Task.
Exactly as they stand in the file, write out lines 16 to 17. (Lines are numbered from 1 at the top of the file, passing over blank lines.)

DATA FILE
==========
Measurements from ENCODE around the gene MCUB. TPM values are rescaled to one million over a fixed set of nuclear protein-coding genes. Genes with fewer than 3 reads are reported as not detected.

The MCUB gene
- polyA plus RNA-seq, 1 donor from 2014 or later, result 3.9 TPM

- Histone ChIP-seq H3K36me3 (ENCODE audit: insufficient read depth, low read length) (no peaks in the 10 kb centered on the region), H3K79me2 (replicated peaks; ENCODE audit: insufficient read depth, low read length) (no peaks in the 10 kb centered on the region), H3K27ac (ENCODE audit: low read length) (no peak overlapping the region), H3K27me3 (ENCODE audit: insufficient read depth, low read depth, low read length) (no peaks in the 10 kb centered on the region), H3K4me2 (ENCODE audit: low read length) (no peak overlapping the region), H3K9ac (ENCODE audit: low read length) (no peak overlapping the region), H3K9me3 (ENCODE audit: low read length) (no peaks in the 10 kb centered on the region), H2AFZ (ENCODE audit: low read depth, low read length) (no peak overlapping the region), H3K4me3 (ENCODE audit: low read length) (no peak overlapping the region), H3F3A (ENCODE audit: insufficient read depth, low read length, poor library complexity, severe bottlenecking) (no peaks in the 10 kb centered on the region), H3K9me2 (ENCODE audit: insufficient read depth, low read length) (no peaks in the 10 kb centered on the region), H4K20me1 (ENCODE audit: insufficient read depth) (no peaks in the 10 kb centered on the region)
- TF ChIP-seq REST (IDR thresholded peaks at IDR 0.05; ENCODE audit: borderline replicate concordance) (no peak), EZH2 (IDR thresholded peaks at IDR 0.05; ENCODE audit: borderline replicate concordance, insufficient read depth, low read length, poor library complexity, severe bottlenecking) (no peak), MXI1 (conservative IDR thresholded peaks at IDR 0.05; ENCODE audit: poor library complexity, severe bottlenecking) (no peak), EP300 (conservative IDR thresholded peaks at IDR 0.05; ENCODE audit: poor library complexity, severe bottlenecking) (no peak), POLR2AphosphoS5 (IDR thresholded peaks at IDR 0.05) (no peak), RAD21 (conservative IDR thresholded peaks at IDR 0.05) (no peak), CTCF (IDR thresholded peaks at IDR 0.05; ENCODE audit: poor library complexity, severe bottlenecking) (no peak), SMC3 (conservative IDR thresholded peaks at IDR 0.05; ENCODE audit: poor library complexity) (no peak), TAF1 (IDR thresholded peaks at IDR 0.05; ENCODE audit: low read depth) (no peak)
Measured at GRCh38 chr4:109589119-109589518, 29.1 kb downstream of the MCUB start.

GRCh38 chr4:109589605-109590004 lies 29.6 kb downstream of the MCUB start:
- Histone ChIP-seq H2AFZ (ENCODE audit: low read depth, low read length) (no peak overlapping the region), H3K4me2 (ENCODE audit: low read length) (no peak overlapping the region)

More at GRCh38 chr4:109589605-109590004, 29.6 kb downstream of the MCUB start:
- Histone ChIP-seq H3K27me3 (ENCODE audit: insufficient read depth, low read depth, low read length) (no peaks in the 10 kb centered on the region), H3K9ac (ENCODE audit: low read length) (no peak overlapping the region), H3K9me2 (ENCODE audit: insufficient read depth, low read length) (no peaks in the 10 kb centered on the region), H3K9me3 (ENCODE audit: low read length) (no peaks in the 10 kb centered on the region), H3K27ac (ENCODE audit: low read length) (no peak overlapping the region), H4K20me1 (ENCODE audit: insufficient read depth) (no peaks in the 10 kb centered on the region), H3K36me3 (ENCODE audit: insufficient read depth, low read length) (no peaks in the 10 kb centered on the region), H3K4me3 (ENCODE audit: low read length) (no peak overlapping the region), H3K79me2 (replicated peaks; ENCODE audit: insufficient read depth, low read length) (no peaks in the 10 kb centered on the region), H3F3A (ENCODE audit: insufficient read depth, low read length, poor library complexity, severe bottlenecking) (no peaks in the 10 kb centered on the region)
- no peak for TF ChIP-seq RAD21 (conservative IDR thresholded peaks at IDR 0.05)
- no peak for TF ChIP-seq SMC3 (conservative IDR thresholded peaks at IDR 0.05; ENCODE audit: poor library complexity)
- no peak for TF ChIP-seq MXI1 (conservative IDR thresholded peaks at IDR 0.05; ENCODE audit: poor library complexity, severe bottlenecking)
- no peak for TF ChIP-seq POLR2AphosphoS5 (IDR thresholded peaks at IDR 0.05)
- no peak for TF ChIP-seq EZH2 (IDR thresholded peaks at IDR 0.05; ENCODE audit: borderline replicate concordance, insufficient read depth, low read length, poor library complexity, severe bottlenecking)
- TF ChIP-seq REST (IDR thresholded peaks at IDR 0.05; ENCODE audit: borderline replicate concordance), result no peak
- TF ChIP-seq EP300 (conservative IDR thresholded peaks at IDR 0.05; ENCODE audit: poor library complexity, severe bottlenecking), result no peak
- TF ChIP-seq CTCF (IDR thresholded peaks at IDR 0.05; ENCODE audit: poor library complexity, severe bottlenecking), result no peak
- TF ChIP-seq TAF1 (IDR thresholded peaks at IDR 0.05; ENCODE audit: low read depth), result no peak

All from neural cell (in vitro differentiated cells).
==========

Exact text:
- TF ChIP-seq REST (IDR thresholded peaks at IDR 0.05; ENCODE audit: borderline replicate concordance), result no peak
- TF ChIP-seq EP300 (conservative IDR thresholded peaks at IDR 0.05; ENCODE audit: poor library complexity, severe bottlenecking), result no peak